Replacement care (respite care) in England

3. How is replacement care provided?

The responsibility to help carers take a short break from caring lies with the local authority. The needs of a person and their carer are assessed. This needs assessment enables social services to identify what a person's care needs are. If they meet the criteria, this should be the start of a discussion with the local authority about how the person or their carer want their needs to be met.

In England a needs assessment or a carer's assessment is available to anyone if it appears that they may have care and support needs.

It can be requested by the person, their carer, or a professional (eg a GP, consultant or hospital social worker) by contacting the local authority.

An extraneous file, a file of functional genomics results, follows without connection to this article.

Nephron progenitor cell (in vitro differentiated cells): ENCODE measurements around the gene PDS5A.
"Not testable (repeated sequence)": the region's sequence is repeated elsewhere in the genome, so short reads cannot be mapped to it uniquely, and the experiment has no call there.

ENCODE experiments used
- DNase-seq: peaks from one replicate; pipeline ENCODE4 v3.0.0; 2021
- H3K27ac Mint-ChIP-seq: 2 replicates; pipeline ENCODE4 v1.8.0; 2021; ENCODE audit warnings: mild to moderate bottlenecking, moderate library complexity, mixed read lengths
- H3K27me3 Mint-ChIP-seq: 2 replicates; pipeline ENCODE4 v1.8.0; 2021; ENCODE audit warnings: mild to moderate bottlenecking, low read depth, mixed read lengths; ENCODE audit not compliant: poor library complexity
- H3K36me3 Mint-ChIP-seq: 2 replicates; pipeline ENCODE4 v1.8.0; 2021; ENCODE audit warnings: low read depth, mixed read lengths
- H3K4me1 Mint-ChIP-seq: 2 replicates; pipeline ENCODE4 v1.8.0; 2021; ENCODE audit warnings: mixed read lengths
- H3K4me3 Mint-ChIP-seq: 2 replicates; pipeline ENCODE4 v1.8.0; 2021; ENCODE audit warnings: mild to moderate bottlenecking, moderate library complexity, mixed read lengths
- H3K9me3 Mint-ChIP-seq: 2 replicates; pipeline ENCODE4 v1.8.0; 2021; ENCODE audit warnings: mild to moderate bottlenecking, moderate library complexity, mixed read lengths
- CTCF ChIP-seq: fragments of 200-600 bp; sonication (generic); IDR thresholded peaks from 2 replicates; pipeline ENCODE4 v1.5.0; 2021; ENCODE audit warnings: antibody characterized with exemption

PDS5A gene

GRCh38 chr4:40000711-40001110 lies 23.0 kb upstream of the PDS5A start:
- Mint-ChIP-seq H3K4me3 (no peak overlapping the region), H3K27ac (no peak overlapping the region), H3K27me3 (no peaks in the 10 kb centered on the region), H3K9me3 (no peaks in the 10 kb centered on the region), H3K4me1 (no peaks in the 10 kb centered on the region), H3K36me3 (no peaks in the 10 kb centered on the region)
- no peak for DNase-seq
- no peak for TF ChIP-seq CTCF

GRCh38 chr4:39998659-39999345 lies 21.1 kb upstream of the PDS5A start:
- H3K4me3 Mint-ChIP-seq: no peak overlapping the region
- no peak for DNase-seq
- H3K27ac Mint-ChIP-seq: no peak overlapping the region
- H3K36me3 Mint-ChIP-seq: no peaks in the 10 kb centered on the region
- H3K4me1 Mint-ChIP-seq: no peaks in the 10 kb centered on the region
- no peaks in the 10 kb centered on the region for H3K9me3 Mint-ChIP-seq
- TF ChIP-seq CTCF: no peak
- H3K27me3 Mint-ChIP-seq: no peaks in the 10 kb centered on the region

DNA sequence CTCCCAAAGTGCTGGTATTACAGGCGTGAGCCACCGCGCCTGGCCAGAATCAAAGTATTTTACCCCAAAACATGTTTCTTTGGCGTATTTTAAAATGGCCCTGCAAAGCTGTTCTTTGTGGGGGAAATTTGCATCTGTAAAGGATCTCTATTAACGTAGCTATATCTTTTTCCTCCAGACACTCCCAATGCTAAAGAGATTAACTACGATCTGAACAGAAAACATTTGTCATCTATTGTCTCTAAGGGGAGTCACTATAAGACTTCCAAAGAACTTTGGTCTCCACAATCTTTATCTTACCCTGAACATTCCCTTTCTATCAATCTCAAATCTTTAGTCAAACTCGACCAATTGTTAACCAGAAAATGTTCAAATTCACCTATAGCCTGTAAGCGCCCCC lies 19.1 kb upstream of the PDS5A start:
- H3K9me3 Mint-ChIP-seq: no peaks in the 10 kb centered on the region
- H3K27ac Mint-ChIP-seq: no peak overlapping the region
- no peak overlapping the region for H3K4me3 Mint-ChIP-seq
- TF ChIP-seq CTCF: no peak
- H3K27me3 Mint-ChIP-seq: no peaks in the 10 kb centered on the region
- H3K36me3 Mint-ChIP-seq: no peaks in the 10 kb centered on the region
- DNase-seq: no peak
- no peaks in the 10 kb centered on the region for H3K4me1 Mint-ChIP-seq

In some areas, replacement care for a person with dementia is provided as a result of a carer's assessment, while in others it's provided after a needs assessment for the person themselves. It is important that both the carer and person with dementia are assessed if possible. They can be assessed separately, but joint assessments are available if both parties consent. A carer's needs can still be assessed if the person they care for refuses an assessment or is found not to have eligible needs after their assessment. See 'How is replacement care funded?' below.

The local authority should provide clear information and advice from the earliest stage of this process.
A range of replacement care options may be offered. This could include a stay in a care home, a place at a day centre or access to another type of break using a direct payment.

Some people with dementia and carers may choose to arrange and pay for replacement care outside of any local authority arrangements. If someone chooses to do this, it is their responsibility to find and arrange the replacement care either with an individual, a care agency or a care home.

For more information see our page: Assessment for care and support in England.